An American film enthusiast has launched worldwide campaign to save a specialist infrared film.
James C. Williams has started the campaign after Kodak announced it is to discontinue production of HIE-135 infrared film by the end of 2007.
He has told the photography press that he has now emailed hundreds of photographers as well as setting up a campaign website.
In an email to the UK weekly photography magazine Amateur Photographer, he wrote: "This campaign has also become a banner for the need to save films of all types from vanishing."
Williams has also appealed directly to Kodak on the subject:
"Its initial and major commercial purpose has been for scientific and security purposes. However, aside from these mundane applications, a much more visually appealing application is fine-art photography using infrared film."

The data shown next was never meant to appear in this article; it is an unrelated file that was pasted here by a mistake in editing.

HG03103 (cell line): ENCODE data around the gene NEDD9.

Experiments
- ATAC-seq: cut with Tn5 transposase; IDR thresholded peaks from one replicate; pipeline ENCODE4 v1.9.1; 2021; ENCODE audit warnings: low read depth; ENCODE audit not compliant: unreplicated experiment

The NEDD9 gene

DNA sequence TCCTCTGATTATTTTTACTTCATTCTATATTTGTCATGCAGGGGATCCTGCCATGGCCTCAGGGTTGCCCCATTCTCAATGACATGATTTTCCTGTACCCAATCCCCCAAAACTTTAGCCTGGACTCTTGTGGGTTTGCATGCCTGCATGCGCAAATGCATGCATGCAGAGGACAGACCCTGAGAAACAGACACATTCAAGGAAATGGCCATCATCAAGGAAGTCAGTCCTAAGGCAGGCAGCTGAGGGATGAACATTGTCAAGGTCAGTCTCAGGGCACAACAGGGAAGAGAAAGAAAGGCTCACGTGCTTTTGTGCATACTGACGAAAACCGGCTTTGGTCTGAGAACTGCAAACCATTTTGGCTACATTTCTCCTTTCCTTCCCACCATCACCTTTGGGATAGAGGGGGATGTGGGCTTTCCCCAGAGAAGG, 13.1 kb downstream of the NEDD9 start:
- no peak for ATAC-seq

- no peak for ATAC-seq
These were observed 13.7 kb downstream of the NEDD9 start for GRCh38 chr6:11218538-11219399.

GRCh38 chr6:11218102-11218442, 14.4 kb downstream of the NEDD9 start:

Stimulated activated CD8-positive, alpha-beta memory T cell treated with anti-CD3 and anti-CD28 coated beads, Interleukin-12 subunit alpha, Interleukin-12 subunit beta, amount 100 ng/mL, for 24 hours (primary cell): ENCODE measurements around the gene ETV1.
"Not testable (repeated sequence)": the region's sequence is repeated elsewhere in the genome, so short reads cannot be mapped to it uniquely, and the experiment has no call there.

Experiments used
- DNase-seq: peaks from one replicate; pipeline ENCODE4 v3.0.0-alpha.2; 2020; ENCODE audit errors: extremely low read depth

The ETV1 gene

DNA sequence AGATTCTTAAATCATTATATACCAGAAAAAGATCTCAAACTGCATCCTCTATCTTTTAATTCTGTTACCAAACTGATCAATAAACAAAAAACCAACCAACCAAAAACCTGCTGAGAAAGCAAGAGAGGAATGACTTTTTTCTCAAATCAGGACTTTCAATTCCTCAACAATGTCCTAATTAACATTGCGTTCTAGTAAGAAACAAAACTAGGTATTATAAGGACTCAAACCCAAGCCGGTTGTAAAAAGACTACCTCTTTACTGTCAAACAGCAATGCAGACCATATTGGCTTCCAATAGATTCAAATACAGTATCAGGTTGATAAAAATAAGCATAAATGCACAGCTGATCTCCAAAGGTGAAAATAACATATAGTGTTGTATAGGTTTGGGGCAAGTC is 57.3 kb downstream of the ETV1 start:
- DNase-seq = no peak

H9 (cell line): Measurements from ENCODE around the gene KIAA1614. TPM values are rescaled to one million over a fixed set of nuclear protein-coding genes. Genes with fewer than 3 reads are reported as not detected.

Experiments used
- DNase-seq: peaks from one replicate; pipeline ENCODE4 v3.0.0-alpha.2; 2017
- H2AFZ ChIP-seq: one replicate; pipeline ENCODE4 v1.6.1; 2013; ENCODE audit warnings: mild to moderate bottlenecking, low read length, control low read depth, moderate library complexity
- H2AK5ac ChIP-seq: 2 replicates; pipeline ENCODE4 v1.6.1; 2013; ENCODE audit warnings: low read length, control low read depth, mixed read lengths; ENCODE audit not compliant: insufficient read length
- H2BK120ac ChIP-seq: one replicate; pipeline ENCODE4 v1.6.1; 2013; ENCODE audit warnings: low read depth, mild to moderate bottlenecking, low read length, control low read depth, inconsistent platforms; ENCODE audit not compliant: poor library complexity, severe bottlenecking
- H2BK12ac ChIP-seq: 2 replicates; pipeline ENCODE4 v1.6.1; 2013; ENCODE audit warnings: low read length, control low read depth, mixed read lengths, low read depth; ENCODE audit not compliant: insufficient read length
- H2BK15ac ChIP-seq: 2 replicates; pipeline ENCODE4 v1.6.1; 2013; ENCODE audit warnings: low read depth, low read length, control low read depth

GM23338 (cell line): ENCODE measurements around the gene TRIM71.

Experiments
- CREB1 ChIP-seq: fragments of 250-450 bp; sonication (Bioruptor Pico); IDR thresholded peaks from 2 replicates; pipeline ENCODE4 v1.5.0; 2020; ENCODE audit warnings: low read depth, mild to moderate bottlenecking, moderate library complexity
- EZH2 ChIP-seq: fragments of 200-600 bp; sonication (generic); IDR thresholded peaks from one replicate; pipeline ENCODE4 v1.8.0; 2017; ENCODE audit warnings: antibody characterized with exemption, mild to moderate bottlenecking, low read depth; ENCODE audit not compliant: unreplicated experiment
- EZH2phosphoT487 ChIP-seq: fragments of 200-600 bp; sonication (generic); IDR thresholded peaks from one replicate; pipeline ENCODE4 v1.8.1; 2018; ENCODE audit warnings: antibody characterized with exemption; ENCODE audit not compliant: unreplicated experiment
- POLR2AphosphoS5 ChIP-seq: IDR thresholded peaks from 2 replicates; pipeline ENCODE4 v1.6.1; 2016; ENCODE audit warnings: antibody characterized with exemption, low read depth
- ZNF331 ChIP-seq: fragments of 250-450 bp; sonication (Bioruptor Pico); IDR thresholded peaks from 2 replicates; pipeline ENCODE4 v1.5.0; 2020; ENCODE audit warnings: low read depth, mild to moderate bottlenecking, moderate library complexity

"Many fine art photographers recognise the great benefits of using film and prefer film to digital. In the case of infrared photography there are many people trying different approaches to using digital cameras, but that system has problems to be solved and the results are not nearly as good as those produced by HIE-135."
He added that the film is unique and hopes to garner support from around the world to encourage Kodak to reverse its decision.